Another point is that F-35 carries pretty similar number of air-to-air missiles as most 4th gen fighters normally do. Normally they carry 4 to 6 MRAAMs and 2 SRAAMs. Some can carry more but usually don't. Even F-15s don't carry much more than that as it impairs their performance and reduces missile service life. It's often claimed that F-35 carries less missiles than other fighters, but that's not really the case at all. Carrying 2 AMRAAMs in VLO air-to-ground configuration gives very good self-defence capability and 4-6 MRAAMs and 2 SRAAMs in (at least close to) VLO air-to-air configuration is very comparable to any other fighters and most of them are nowhere near VLO then. Even much bigger competing 5th gen fighters like J-20, Su-57 and even F-22 don't carry more. And none of those will are produced in the thousands like F-35 is.
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magitsu

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Unread post18 Nov 2021, 10:32

Downselect likely delayed from this month.
https://ottawacitizen.com/news/national ... out-delays
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Unread post18 Nov 2021, 14:11

hornetfinn wrote:
kimjongnumbaun wrote:The PK rate for the F-35 is likely higher because of the LPI radar, the F-35 can also sneak in to the NEZ, and that it can position itself from angles where it won't be detected.

If you're flying and you have 3 seconds to react when a missile goes pitbull and finally your RWR is going off, you're probably dead before you've gained SA.

If you can imagine flying and focusing on your radar scan, and suddenly bitchin Betty says, "Missile 3 O'clock"...That's already burned a second. Then you are probably going to check your instruments. At that point your wingmen are dying around you if you haven't been killed yourself. The sheer shock of the first salvo would be psychologically devastating.


I actually think the worse the air-to-air missile performance is, the more it benefits F-35. It will be able to sneak well into the NEZ due to VLO stealth which includes very low RCS, low thermal signature and very low RF emissions. So the missile pK when fired from F-35 will be far higher than a missile launched from 4th gen fighter which has to shoot missiles as soon as it can and try to avoid counterfire (which could include other enemy fighters and enemy SAMs). I'd say that any 4th gen fighter will expend a lot more missiles than F-35 to get similar amount of air-to-air kills.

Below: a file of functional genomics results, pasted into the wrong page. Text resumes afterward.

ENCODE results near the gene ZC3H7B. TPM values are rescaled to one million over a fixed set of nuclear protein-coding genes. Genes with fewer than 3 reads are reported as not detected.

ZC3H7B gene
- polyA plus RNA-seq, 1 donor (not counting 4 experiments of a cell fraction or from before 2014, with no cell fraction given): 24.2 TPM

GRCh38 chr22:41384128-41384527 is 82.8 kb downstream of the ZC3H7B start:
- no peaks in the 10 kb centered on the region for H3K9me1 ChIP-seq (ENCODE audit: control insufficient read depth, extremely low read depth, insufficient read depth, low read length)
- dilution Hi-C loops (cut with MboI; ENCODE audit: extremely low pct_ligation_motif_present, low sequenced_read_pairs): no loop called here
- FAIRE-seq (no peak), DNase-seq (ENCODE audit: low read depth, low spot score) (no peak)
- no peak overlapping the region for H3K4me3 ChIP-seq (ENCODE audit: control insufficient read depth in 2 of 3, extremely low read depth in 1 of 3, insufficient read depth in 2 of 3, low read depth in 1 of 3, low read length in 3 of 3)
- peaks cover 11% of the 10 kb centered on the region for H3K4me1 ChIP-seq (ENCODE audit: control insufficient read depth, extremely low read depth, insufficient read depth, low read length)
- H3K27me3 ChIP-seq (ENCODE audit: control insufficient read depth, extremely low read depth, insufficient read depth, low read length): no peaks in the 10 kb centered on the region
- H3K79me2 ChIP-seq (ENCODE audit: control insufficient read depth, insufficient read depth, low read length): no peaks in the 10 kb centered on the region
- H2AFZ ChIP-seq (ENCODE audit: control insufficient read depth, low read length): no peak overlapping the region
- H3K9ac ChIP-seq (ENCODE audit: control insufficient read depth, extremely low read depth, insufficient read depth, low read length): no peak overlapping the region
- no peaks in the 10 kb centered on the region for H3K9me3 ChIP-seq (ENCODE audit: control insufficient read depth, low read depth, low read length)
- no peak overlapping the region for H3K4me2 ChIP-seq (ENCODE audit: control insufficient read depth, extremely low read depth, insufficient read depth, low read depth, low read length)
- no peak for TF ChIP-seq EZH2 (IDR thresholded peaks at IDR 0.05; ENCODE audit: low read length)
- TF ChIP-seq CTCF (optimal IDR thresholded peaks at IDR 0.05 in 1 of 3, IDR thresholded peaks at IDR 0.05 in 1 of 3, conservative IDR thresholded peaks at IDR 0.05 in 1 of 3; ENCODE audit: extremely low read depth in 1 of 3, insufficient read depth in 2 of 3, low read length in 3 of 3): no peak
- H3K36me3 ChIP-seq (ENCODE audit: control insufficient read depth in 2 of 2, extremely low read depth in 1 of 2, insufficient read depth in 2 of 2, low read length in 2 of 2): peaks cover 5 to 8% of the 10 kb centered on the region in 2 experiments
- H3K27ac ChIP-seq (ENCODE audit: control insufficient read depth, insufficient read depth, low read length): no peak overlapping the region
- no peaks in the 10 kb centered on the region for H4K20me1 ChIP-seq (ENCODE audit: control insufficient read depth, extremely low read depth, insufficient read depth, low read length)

Another point is that F-35 carries pretty similar number of air-to-air missiles as most 4th gen fighters normally do. Normally they carry 4 to 6 MRAAMs and 2 SRAAMs. Some can carry more but usually don't. Even F-15s don't carry much more than that as it impairs their performance and reduces missile service life. It's often claimed that F-35 carries less missiles than other fighters, but that's not really the case at all. Carrying 2 AMRAAMs in VLO air-to-ground configuration gives very good self-defence capability and 4-6 MRAAMs and 2 SRAAMs in (at least close to) VLO air-to-air configuration is very comparable to any other fighters and most of them are nowhere near VLO then. Even much bigger competing 5th gen fighters like J-20, Su-57 and even F-22 don't carry more. And none of those will are produced in the thousands like F-35 is.


True, especially regarding the F-35's ability to continue the attack even as its missiles miss.

Makes me wonder though, how many will really be necessary to finish the job. Reading a book about F-15's vs. Mig-23's and 25's recently, the Sparrow's performance (mostly 7M's) was dismal. In one case, 3 failed in a row as a USAF F-15 attempted to uncork on a Mig-25. First one didn't even separate/got hung up. 2nd the motor didn't fire and I think the 3rd one went wonky after launch. Fortunately, his 4th found the mark.

The sidewinder wasn't much better, with a 50% kill rate (2 out of 4 shot). Assuming those stats, an F-15C with 4 sparrow/4 sidewinder could be expected to down 2 or 3 enemy aircraft. Under 50%. And yes I realize this was 1991, but I also read where the "experts" told them "it's different this time... the missiles work much, much better."

I expect the AMRAAM to be better, but not perfect. FWIW, the Iraqi's had similar experiences with the R-40. About at 20% hit rate (Speicher's F/A-18C).
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Unread post19 Nov 2021, 08:27